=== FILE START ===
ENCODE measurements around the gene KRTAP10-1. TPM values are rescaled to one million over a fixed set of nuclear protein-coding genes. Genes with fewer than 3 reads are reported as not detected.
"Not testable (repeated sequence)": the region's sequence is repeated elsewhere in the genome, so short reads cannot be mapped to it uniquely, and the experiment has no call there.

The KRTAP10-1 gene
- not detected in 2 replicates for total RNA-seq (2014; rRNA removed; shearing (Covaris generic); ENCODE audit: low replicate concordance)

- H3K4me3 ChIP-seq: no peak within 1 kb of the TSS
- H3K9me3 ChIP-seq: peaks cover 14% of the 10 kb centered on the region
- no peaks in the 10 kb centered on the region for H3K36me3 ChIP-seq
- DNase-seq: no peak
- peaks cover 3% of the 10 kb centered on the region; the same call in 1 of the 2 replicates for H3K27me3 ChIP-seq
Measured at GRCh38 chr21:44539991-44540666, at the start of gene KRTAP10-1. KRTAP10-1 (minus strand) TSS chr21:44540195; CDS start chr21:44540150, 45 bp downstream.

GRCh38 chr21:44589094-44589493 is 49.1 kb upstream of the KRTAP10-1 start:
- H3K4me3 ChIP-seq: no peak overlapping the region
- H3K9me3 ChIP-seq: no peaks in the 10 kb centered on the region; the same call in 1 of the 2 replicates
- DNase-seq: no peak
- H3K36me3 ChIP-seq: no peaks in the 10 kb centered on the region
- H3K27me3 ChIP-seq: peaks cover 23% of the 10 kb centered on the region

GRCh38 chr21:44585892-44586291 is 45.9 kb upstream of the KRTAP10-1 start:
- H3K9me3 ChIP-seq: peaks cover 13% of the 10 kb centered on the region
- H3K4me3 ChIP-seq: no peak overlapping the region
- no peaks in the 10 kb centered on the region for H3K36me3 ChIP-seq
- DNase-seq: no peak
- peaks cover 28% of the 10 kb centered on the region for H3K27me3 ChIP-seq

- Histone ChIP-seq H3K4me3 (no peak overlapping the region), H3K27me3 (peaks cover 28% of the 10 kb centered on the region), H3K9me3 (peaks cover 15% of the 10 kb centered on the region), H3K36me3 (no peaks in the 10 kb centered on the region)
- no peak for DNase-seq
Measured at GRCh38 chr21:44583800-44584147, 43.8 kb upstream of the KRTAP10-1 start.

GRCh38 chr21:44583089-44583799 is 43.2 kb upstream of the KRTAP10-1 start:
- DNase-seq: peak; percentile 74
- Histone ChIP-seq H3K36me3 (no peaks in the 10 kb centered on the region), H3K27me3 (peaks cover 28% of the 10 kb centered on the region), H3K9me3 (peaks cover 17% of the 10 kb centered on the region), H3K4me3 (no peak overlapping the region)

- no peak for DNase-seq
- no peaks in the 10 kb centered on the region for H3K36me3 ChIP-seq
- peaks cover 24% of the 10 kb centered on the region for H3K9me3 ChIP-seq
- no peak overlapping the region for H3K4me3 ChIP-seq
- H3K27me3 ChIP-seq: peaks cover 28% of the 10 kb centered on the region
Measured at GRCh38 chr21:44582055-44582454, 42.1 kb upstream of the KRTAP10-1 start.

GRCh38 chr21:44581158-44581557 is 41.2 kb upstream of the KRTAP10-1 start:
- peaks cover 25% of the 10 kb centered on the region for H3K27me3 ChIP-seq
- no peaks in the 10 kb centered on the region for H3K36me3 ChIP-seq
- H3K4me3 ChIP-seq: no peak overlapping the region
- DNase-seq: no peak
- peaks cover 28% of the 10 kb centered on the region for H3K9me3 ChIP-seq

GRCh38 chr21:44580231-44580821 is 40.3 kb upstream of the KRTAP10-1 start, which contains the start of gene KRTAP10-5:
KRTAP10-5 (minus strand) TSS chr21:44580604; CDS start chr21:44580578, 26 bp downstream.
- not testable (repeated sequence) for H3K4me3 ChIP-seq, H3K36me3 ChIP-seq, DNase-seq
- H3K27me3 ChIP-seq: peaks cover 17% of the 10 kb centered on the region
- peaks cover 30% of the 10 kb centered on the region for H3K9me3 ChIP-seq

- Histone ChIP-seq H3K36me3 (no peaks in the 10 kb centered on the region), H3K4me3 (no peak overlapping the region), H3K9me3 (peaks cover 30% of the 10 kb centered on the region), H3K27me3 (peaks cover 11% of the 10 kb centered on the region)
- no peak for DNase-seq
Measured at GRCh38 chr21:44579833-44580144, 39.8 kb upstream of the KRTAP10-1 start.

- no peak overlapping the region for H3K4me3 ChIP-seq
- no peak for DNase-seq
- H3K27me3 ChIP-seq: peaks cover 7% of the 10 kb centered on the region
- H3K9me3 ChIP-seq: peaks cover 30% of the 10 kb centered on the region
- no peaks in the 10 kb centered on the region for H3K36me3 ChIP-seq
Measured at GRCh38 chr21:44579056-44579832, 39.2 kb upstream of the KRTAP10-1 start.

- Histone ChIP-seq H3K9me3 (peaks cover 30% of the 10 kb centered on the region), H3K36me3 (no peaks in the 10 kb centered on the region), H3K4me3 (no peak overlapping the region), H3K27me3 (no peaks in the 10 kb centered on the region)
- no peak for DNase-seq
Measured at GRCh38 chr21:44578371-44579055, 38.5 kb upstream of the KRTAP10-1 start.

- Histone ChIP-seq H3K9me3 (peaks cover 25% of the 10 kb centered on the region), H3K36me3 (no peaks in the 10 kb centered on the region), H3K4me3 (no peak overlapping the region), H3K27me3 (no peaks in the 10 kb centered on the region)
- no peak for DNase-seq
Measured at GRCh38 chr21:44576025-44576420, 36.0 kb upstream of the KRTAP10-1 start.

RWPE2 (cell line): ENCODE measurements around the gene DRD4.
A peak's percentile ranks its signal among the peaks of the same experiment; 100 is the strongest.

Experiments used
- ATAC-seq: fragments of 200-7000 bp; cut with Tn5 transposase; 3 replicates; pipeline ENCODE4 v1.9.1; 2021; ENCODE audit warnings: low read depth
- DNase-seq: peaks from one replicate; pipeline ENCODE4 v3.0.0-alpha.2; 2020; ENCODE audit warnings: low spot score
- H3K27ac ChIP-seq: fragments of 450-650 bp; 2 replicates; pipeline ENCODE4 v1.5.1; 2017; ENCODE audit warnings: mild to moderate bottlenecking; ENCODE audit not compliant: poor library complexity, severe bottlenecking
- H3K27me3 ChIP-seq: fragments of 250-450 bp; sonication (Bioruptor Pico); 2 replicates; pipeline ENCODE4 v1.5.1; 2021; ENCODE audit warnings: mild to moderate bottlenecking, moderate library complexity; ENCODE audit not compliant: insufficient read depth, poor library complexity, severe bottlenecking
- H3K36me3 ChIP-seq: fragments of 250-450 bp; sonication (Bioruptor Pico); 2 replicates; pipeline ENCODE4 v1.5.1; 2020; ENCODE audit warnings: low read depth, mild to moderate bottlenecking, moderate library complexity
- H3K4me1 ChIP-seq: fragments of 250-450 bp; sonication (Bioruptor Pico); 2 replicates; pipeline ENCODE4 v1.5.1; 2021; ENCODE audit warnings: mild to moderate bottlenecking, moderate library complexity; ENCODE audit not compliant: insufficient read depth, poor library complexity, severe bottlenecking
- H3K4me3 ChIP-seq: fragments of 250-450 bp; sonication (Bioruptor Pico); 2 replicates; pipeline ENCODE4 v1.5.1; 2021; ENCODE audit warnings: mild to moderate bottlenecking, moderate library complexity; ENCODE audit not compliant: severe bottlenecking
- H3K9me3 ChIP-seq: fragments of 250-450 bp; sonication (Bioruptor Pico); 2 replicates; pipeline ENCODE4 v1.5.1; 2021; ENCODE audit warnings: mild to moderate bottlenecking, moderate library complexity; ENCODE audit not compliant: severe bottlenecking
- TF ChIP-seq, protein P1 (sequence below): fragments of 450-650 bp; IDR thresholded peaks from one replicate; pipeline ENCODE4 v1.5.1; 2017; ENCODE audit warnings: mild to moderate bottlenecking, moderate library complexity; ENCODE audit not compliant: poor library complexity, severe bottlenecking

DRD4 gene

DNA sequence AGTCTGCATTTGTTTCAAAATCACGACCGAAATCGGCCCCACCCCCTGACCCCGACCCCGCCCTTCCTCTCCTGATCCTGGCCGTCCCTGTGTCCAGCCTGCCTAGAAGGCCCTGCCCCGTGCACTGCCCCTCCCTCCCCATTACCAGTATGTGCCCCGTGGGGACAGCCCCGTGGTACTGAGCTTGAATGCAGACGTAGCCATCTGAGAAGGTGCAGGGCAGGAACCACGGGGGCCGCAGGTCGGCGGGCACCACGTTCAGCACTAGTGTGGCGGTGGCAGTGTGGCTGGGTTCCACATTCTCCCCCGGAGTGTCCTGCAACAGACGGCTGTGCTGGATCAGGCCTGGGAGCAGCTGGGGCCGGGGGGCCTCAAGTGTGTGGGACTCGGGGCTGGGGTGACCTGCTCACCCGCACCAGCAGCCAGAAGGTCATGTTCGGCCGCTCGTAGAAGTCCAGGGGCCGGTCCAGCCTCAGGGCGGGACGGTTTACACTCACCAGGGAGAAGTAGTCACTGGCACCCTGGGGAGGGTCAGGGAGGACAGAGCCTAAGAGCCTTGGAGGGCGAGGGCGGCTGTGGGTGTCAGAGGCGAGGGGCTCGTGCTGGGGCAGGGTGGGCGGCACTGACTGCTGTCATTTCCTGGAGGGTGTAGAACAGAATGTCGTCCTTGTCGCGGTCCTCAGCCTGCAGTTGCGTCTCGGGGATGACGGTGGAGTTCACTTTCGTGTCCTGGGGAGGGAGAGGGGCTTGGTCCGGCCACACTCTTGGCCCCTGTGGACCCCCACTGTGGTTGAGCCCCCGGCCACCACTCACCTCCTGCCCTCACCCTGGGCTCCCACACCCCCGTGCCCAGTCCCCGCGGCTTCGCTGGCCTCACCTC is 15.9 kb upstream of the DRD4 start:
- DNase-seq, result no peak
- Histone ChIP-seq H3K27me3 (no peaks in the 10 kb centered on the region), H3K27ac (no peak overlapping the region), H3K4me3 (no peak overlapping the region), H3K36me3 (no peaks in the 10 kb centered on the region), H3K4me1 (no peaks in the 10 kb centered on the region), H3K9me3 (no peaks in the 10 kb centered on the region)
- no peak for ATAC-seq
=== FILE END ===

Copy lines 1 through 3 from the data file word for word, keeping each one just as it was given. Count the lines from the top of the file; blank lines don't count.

ENCODE measurements around the gene KRTAP10-1. TPM values are rescaled to one million over a fixed set of nuclear protein-coding genes. Genes with fewer than 3 reads are reported as not detected.
"Not testable (repeated sequence)": the region's sequence is repeated elsewhere in the genome, so short reads cannot be mapped to it uniquely, and the experiment has no call there.

The KRTAP10-1 gene